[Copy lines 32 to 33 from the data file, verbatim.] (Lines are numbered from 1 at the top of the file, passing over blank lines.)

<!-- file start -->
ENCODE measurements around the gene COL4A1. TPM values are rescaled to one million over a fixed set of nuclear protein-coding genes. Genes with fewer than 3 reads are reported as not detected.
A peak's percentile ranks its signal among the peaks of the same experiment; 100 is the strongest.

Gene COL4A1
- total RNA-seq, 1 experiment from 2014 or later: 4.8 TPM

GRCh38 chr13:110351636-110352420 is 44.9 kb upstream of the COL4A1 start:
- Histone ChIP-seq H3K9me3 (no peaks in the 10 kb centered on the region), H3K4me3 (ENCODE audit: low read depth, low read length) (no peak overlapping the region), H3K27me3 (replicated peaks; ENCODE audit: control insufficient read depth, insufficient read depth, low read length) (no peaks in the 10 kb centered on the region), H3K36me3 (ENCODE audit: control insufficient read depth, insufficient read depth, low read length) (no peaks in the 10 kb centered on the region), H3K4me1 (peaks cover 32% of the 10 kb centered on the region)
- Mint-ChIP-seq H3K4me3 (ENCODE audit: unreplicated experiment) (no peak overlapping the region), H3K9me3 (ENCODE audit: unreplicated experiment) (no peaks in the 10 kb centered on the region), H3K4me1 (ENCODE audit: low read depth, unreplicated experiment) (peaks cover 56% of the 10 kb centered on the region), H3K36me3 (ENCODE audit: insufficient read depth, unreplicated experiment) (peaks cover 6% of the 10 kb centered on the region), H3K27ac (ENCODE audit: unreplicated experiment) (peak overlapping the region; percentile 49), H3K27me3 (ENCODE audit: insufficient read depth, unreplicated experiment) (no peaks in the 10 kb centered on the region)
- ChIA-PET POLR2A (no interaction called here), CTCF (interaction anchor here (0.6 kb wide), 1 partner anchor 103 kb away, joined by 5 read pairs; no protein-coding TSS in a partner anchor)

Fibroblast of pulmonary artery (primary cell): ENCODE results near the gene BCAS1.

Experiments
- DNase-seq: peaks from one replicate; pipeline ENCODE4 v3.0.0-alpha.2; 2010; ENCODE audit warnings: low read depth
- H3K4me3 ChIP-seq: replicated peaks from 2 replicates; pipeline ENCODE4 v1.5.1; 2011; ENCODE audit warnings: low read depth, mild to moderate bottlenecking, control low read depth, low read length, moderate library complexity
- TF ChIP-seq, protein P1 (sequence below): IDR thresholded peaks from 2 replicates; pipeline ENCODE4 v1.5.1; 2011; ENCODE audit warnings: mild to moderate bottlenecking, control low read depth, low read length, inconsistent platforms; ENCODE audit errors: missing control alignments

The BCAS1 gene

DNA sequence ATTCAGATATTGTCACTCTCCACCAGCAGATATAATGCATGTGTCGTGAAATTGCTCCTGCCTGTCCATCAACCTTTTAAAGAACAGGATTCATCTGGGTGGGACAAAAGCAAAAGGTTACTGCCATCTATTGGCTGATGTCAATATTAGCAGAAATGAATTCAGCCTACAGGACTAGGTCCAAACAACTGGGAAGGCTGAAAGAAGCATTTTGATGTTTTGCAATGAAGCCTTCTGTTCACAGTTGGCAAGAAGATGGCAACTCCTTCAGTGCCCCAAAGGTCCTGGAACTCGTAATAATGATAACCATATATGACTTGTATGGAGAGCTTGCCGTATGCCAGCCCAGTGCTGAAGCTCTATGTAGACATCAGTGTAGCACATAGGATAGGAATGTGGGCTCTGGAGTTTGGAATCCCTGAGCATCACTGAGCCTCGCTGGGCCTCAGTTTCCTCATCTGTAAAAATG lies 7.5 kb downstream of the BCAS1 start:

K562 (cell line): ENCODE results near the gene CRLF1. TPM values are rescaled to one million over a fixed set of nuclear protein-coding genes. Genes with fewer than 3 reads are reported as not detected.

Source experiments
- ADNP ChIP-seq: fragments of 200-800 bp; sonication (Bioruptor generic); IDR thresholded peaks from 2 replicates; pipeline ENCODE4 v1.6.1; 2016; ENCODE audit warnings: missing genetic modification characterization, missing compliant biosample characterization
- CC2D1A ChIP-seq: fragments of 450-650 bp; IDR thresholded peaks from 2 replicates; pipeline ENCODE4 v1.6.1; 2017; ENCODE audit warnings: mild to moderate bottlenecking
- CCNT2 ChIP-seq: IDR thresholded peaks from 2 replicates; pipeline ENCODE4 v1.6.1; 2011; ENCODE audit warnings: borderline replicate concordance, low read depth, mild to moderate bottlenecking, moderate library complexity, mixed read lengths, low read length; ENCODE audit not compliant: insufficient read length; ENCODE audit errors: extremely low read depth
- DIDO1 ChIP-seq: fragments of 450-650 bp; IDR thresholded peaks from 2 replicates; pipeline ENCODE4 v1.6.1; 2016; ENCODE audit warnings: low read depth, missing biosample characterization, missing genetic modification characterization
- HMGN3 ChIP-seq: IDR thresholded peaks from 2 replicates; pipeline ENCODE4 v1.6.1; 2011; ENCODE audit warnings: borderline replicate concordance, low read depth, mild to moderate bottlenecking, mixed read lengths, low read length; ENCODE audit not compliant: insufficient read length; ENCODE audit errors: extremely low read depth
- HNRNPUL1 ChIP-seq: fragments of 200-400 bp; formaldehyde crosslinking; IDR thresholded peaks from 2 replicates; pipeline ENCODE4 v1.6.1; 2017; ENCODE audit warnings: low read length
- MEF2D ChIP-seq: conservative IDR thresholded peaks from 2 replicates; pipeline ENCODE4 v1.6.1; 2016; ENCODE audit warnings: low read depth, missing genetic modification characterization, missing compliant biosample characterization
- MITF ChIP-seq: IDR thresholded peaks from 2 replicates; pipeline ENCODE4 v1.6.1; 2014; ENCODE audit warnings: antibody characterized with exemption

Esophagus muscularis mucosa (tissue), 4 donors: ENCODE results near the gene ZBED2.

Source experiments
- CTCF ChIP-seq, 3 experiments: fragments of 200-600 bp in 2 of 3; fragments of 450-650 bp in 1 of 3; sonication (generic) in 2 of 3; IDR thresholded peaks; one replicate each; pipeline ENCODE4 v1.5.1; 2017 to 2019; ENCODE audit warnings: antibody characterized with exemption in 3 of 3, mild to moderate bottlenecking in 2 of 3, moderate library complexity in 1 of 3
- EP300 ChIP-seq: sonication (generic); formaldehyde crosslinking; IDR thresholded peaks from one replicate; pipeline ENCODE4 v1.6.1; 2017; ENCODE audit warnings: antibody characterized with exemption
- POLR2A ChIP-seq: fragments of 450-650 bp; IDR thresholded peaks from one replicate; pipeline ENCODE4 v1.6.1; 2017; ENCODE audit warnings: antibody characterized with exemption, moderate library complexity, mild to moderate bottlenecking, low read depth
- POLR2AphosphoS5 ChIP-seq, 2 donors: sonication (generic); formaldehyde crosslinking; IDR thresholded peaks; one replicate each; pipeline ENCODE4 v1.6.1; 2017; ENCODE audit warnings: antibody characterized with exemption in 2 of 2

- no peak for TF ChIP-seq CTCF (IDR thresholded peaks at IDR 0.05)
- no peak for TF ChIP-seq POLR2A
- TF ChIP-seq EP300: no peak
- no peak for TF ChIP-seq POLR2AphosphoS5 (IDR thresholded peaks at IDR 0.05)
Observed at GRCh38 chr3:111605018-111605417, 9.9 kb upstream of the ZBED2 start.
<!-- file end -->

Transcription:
- no peak for TF ChIP-seq CTCF (IDR thresholded peaks at IDR 0.05)
- no peak for TF ChIP-seq POLR2A